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Quino El Guardian

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3 reviews

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Quino El Guardian is a live-a-board operating out of the Sea of Cortez and surrounding areas. Join us on our special trips, our regular excursions to Midriff or Socorro Islands, or construct a custom charter trip. Built for the purpose of research and learning, Quino is the perfect vessel for scientific excursions. Furthermore, its comfortable accommodations and service-oriented crew make it a winning experience for any traveler.

Dora and Francisco (Lolo) Sandoval are the proud founders of Quino el Guardian, and their first ship, Rocio del Mar. When they began with their first ship, Rocio del Mar, Dora and Lolo were introducing not only the ship, but also the Northern Sea of Cortez as a dive destination. Along with expeditions to the Socorro Islands, their books filled with recreational diving trips to the point they could no longer accommodate research and investigation trips.The need for a vessel in the science and investigation field was huge. The time they spent with marine biologist groups were especially precious; they gave a sense of direction to the whole project, to be surrounded by open minds whose only interest was making the world a better place.

Quino is also available for unique private charters, such as Citizen Science programs, exploration to Clipperton Island and the Benito Islands, videography workshops, rebreather diving and teaching kids how to save our oceans.

Our vessel is 90 ft long with a 25 ft beam.
Quino holds room for 18 passengers with additional space for two of the group leaders in the crew quarters.
-5 cabins: 4 cabins with 4 beds and 1 cabin with two beds.
-There are two bunks on each side, equaling 4 beds with privacy curtains.
-Each cabin is outfitted with 4 large size drawers, one for each guest.
-There is one cabin with 2 bunks that sleeps 2.
-There is A/C throughout for everyone’s comfort.
-4 spacious community bathrooms with a full size shower in each
-There is a galley that comfortably accommodates all 18 passengers with a projector and a drop-down screen for group presentations.
-The salon is comfortable with sofas, a TV and a computer table set up.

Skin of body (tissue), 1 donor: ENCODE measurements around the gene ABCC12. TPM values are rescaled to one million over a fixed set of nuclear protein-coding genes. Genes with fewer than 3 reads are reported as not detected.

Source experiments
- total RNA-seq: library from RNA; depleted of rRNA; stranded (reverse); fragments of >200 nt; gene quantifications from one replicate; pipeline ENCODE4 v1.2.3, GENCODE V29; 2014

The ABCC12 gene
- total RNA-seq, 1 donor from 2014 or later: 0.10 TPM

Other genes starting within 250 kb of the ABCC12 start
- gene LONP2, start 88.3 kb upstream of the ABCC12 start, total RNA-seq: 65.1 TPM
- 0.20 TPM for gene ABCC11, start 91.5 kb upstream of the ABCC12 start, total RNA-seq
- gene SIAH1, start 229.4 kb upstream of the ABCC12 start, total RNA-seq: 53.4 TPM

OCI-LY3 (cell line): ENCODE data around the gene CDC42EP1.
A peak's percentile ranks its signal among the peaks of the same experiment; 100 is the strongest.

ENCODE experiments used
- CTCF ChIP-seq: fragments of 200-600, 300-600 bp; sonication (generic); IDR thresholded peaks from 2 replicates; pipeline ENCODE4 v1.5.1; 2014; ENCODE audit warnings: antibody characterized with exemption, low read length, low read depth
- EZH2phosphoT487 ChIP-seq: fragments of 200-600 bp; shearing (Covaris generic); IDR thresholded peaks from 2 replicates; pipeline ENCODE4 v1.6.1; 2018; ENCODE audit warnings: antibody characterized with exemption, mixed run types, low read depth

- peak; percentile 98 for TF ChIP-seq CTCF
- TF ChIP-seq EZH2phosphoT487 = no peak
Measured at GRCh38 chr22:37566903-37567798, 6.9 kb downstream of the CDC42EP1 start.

-Huge dive deck, well organized with gear storage for all your diving equipment and a spacious camera tables.
-Dive platform for easy access to the inflatables.
-2 on-board compressors
-Large shaded sundeck with lawn chairs, perfect for relaxing between dives.
-2 inflatable tenders to get you to the dive spots and back to the boat with very sturdy ladders for the safety and ease of our divers.

Quino el Guardian is of the utmost sea worthiness and is approved by both the U.S. Coast Guard and the Mexican Coast Guard. It is equipped with state of the art electronics and all safety equipment required.

  • Member Since: February 23, 2015
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October 28, 2016

This review is for a 13-day Explore Baja trip aboard the Quino El Guardian, in early October 2016.

This is a very unique dive trip, on a very unique boat. Divers looking for something different yet still a solidly good live-aboard experience should definitely consider it.

Our trip began in the North departing from Puerto Peñasco after an approximately 4 hour drive from Phoenix airport in the “Head Out to Rocky Point” shuttle van. The van was comfortable and there were several stops along the way to get out, stretch, buy snacks, etc.

At the docks we met some of the crew who helped get us and our gear aboard. There is a small shop a few blocks away for last minute purchases (let the crew know you are going) – very limited items but they did have some Don Julio at very reasonable cost :).

Departure was pretty quick for the overnight cruise to the first dive site. The passage was a bit rough, some of us tried to sleep on the top deck but had to come inside because of the salt spray from wind and waves. But this was the only time we had rough seas, all other days/nights were very calm and beautiful (and sunny!).